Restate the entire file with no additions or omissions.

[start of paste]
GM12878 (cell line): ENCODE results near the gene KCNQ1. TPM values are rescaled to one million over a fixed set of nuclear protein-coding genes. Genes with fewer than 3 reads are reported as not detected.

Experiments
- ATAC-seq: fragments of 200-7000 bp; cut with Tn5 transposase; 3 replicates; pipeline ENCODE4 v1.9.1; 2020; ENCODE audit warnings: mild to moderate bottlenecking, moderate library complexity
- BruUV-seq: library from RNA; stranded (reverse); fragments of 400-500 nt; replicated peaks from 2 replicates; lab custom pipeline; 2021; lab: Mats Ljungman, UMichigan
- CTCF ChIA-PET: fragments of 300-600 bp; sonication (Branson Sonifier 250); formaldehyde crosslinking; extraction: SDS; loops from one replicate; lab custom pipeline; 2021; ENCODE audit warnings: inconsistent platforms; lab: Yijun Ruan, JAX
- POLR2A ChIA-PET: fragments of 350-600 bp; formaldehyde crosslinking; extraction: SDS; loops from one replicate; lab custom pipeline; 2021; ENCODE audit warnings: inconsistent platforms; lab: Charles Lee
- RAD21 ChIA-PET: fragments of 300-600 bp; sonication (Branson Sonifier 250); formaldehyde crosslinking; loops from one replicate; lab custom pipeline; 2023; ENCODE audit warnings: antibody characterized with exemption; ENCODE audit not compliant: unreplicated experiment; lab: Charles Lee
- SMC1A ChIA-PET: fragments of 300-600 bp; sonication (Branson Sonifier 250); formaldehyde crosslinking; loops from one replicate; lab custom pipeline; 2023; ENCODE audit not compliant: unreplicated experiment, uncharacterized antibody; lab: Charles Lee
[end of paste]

GM12878 (cell line): ENCODE results near the gene KCNQ1. TPM values are rescaled to one million over a fixed set of nuclear protein-coding genes. Genes with fewer than 3 reads are reported as not detected.

Experiments
- ATAC-seq: fragments of 200-7000 bp; cut with Tn5 transposase; 3 replicates; pipeline ENCODE4 v1.9.1; 2020; ENCODE audit warnings: mild to moderate bottlenecking, moderate library complexity
- BruUV-seq: library from RNA; stranded (reverse); fragments of 400-500 nt; replicated peaks from 2 replicates; lab custom pipeline; 2021; lab: Mats Ljungman, UMichigan
- CTCF ChIA-PET: fragments of 300-600 bp; sonication (Branson Sonifier 250); formaldehyde crosslinking; extraction: SDS; loops from one replicate; lab custom pipeline; 2021; ENCODE audit warnings: inconsistent platforms; lab: Yijun Ruan, JAX
- POLR2A ChIA-PET: fragments of 350-600 bp; formaldehyde crosslinking; extraction: SDS; loops from one replicate; lab custom pipeline; 2021; ENCODE audit warnings: inconsistent platforms; lab: Charles Lee
- RAD21 ChIA-PET: fragments of 300-600 bp; sonication (Branson Sonifier 250); formaldehyde crosslinking; loops from one replicate; lab custom pipeline; 2023; ENCODE audit warnings: antibody characterized with exemption; ENCODE audit not compliant: unreplicated experiment; lab: Charles Lee
- SMC1A ChIA-PET: fragments of 300-600 bp; sonication (Branson Sonifier 250); formaldehyde crosslinking; loops from one replicate; lab custom pipeline; 2023; ENCODE audit not compliant: unreplicated experiment, uncharacterized antibody; lab: Charles Lee